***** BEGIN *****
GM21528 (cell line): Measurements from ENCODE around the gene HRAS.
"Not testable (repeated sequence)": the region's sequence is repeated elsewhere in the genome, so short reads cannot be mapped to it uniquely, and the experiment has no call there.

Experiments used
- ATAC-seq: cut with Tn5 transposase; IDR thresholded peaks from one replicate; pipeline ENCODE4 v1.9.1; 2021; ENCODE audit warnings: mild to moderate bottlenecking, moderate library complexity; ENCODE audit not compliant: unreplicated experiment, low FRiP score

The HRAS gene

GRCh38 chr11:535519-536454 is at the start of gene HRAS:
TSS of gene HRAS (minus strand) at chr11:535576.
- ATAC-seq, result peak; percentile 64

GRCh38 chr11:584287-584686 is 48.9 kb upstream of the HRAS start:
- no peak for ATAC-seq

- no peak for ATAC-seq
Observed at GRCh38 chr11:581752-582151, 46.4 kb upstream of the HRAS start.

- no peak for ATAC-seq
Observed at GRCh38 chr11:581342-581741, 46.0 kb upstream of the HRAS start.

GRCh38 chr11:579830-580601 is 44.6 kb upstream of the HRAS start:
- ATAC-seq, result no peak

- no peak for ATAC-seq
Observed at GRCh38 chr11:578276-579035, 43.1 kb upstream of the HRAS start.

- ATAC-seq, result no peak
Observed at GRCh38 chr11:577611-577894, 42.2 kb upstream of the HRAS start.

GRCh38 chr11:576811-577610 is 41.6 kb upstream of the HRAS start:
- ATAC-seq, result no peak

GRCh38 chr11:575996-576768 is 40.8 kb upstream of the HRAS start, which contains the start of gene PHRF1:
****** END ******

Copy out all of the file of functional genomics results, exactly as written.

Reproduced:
GM21528 (cell line): Measurements from ENCODE around the gene HRAS.
"Not testable (repeated sequence)": the region's sequence is repeated elsewhere in the genome, so short reads cannot be mapped to it uniquely, and the experiment has no call there.

Experiments used
- ATAC-seq: cut with Tn5 transposase; IDR thresholded peaks from one replicate; pipeline ENCODE4 v1.9.1; 2021; ENCODE audit warnings: mild to moderate bottlenecking, moderate library complexity; ENCODE audit not compliant: unreplicated experiment, low FRiP score

The HRAS gene

GRCh38 chr11:535519-536454 is at the start of gene HRAS:
TSS of gene HRAS (minus strand) at chr11:535576.
- ATAC-seq, result peak; percentile 64

GRCh38 chr11:584287-584686 is 48.9 kb upstream of the HRAS start:
- no peak for ATAC-seq

- no peak for ATAC-seq
Observed at GRCh38 chr11:581752-582151, 46.4 kb upstream of the HRAS start.

- no peak for ATAC-seq
Observed at GRCh38 chr11:581342-581741, 46.0 kb upstream of the HRAS start.

GRCh38 chr11:579830-580601 is 44.6 kb upstream of the HRAS start:
- ATAC-seq, result no peak

- no peak for ATAC-seq
Observed at GRCh38 chr11:578276-579035, 43.1 kb upstream of the HRAS start.

- ATAC-seq, result no peak
Observed at GRCh38 chr11:577611-577894, 42.2 kb upstream of the HRAS start.

GRCh38 chr11:576811-577610 is 41.6 kb upstream of the HRAS start:
- ATAC-seq, result no peak

GRCh38 chr11:575996-576768 is 40.8 kb upstream of the HRAS start, which contains the start of gene PHRF1: